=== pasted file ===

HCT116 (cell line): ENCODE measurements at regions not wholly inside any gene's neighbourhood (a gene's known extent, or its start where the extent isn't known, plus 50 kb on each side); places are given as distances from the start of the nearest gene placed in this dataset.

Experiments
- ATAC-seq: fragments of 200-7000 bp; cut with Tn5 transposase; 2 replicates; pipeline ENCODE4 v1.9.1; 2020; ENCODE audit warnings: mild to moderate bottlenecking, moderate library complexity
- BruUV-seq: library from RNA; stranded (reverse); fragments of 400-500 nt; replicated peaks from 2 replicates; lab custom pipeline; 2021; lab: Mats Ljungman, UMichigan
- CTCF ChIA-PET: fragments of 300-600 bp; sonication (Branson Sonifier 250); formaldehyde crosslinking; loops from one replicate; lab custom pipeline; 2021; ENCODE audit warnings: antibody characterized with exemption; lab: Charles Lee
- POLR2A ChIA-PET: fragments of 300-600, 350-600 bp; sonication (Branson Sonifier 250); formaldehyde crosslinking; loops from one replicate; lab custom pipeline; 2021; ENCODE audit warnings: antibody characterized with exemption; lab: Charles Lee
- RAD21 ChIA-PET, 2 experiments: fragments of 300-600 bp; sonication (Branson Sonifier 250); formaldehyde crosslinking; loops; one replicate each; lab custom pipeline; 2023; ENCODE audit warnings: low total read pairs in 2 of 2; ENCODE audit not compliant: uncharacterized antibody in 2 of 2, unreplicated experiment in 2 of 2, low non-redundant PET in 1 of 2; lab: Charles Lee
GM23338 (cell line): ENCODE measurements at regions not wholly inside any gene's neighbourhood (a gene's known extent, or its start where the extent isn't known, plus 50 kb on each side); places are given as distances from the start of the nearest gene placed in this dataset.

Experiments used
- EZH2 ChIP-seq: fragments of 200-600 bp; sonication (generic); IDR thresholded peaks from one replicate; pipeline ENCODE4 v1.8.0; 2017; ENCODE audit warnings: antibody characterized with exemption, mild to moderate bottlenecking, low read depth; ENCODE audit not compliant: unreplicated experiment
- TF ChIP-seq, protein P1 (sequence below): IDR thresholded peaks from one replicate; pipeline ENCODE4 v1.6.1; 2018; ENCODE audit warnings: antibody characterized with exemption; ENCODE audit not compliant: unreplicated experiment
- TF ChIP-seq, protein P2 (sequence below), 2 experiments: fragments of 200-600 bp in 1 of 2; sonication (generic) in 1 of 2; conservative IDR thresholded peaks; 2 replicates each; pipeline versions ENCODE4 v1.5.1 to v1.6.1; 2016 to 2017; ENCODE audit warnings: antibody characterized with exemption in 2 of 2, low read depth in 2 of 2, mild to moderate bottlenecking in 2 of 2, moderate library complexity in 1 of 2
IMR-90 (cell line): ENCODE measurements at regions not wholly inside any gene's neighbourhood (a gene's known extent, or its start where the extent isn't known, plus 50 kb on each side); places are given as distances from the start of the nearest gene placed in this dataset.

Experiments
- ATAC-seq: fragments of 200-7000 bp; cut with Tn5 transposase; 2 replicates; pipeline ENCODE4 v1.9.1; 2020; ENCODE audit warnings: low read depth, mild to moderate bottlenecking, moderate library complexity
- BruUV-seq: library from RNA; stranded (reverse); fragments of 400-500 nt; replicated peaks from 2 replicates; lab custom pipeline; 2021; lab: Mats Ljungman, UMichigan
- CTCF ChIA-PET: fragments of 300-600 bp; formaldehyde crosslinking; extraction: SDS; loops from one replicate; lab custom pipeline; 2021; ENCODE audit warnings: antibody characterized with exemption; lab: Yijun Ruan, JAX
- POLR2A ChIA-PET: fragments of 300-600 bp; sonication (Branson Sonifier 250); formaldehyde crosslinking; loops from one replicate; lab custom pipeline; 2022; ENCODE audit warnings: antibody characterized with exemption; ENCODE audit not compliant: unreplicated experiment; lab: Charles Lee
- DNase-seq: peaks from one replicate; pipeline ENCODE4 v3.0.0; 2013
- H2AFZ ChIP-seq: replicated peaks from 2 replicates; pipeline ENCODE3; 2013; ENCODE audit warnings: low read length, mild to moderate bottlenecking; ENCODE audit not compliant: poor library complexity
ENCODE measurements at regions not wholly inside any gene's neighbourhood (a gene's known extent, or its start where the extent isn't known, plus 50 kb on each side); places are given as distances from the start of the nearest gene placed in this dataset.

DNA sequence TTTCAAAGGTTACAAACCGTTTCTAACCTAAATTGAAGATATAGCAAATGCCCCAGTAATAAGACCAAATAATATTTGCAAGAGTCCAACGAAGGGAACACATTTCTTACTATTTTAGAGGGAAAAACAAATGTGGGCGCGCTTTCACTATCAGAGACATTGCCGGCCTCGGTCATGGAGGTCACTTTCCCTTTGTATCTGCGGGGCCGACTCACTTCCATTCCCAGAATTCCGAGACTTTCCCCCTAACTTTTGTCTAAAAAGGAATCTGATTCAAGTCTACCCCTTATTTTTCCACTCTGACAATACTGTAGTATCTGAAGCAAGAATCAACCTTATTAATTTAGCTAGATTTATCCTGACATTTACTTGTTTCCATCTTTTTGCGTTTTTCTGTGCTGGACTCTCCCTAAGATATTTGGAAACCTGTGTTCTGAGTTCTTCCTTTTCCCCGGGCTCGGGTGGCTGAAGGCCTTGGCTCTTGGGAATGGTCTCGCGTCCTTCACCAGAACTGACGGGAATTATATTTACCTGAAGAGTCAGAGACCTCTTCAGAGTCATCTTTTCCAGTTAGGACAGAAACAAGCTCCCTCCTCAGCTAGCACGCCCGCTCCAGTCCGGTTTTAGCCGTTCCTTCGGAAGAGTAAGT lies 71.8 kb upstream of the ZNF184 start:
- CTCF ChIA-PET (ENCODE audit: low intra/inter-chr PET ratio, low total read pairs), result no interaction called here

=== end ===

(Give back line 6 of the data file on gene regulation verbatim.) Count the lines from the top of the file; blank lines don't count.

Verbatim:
- POLR2A ChIA-PET: fragments of 300-600, 350-600 bp; sonication (Branson Sonifier 250); formaldehyde crosslinking; loops from one replicate; lab custom pipeline; 2021; ENCODE audit warnings: antibody characterized with exemption; lab: Charles Lee